Amanda Martinez (left) poses for a photo along with Mercedes Medina. Photo by Scott Ball.
(From left) Amanda Martinez and Mercedes Medina celebrate the Día de los Muertos community celebration at the Guadalupe Cultural Arts Center in 2015. Credit: Scott Ball / San Antonio Report

The recent blockbuster success of Pixar’s Coco shows that the idea of honoring deceased ancestors transcends Mexican popular culture. It’s a time-honored tradition in Latino-majority San Antonio, with Día de los Muertos celebrations throughout the city thriving each late October and into November.

La Villita

Muertos Fest – the free, family-friendly two-day Día de los Muertos celebration at La Villita on Saturday and Sunday, Oct. 27-28 – might top them all for its grandiose array of ceremonial altars, live music, and arts and crafts offerings. Annually, thousands of attendees turn out with faces painted like calaveras and floral catrina crowns, bearing marigolds and pan dulce.

At the heart of the the festival is a giant community altar, festooned with a towering calavera skull, flowers, gourds, papel picado, and photographs of loved ones submitted by members of the public. The official Muertos Fest website offers a link to submit tributes online, with the warning: “We do our best to include as many as we can but it fills up quickly!”

Members of the public, including school groups and artists, also compete in the Community Altar Exhibition and Contest, with 45 entrants vying for $4,000 in prizes – as well as ancestral bragging rights in the Land of the Dead.

Throughout both days, bands perform on the Arneson River Theater stage and more than 50 vendors will offer holiday-themed arts and crafts. For the adventuresome, workshops run both days for participants to learn traditional sugar skull decorating and mask making.

Two dance, drum, and puppet processions animate the weekend event, Saturday evening at 7 p.m. and Sunday afternoon at 3 p.m., filling the La Villita grounds with the sights, scents, sounds, and spirits of the traditional Mexican holiday.

Guadalupe Cultural Arts Center

The annual Día de los Muertos at the Guadalupe Cultural Arts Center is a revered Westside event, free and open to all on Nov. 2 from 6 p.m.-10 p.m. with holiday craft workshops, a procession, pan dulce, and Mexican hot chocolate.

The center itself has grown into a “campus,” with venues in several buildings along Brazos Street. On the Guadalupanita patio from 7:45 p.m.-10 p.m., resident companies the Mariachi Academy, Dance Academy, and Conjunto Academy will perform.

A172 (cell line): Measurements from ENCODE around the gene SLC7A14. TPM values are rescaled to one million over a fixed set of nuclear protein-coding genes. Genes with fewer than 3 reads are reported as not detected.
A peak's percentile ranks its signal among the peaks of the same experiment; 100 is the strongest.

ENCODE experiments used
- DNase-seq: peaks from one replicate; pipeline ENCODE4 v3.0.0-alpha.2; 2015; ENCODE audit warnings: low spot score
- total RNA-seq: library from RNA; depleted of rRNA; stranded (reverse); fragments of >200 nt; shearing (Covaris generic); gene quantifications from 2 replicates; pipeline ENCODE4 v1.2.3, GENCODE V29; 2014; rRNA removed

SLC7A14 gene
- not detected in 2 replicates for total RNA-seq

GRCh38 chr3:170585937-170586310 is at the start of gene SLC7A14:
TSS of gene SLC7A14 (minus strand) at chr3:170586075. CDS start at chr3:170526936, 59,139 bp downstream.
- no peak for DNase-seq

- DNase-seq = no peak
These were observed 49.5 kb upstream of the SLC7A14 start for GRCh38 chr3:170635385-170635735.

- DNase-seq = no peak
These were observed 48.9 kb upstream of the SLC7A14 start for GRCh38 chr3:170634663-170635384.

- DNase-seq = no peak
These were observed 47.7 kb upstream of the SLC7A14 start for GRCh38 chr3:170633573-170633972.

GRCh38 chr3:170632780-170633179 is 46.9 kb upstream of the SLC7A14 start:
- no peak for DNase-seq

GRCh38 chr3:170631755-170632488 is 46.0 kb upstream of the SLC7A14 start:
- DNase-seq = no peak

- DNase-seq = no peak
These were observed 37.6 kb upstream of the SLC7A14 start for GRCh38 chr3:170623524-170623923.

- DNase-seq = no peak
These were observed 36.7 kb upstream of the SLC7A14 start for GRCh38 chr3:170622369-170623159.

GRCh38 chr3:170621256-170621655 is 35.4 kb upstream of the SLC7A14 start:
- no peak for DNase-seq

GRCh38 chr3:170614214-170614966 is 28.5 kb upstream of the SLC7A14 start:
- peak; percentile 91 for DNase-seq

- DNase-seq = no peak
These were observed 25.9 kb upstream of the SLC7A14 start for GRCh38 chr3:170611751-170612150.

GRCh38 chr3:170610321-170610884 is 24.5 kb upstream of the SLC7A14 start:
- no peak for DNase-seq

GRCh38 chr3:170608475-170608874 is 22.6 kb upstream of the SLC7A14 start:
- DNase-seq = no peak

In the newly renovated Progresso Building at 1300 Guadalupe St., voting rights advocate Willie Velasquez will speak from beyond the grave, through a new book by Barbara Renaud-Gonzalez and a special ofrenda in his honor. The book will be launched on the 30th anniversary of Velasquez’s death, with a reception from 6 p.m.-8 p.m. and a reading from the new book at 7 p.m.

The Galería Guadalupe will feature altars made by local families, artists, and neighborhood organizations, and also offers a community altar, which visitors can contribute to with photos of departed loved ones.

At the Pearl

The Pearl also annually celebrates Día de los Muertos, this year on the evenings of Nov. 1-2. Local and regional artists decorate the grounds with altars, craft vendors set up shop, live music plays on the Pearl Park stage, and a procession winds through the grounds from 6:15 p.m.-7 p.m.

Erika Prosper, wife of Mayor Ron Nirenberg, reads to children on the park stage at 6 p.m.

Check the website for a complete schedule of live music performances, with a lineup including Tallercito de Son, Conjunto Heritage Taller, Volcán, San Antonio Mariachi Academy, and Azul Barrientos.


The Lone Star Art District will pull together six gallery spaces, two dozen artists, a neighborhood association and one councilman for Paseo Día De Los Muertos, a free, one-day event on Nov. 2 from 5 p.m.-10 p.m.

The event promises altars throughout the neighborhood along South Flores Street and Lone Star Boulevard, at Concrete Gallery, Dock Space, Dorçol, Freight, and the Lone Star Studios, and performances by Urban-15 and others.

The altar competition will be judged by Councilman Robert Treviño (D1), who is also listed among those making altars.

Institute of Texan Cultures

As an educational activity, an Honors College class from the University of Texas at San Antonio is building a special altar at the school’s Institute of Texan Cultures, which will go on view Monday, Oct. 29, for a 6 p.m.-8 p.m. public reception.

Lecturer Alegra Lozano teaches a UTSA class on Día de los Muertos traditions and engaged her students to make an ofrenda combining traditional, modern, and interactive elements.

Though San Antonio most likely considers itself second to none for its Day of the Dead festivities, Muertos Fest notes that it was recently named only the second-best celebration in the country after the event at Hollywood Forever Cemetery by tourism website

Hollywood has the advantage of its celebration taking place in an actual cemetery but doesn’t share the 300-year history of San Antonio, or its river locale. mistakenly places the River Walk is 10 miles away from La Villita, though, so wise readers will take the ranking with a grain of pan dulce sugar.

Senior Reporter Nicholas Frank moved from Milwaukee to San Antonio following a 2017 Artpace residency. Prior to that he taught college fine arts, curated a university contemporary art program, toured with...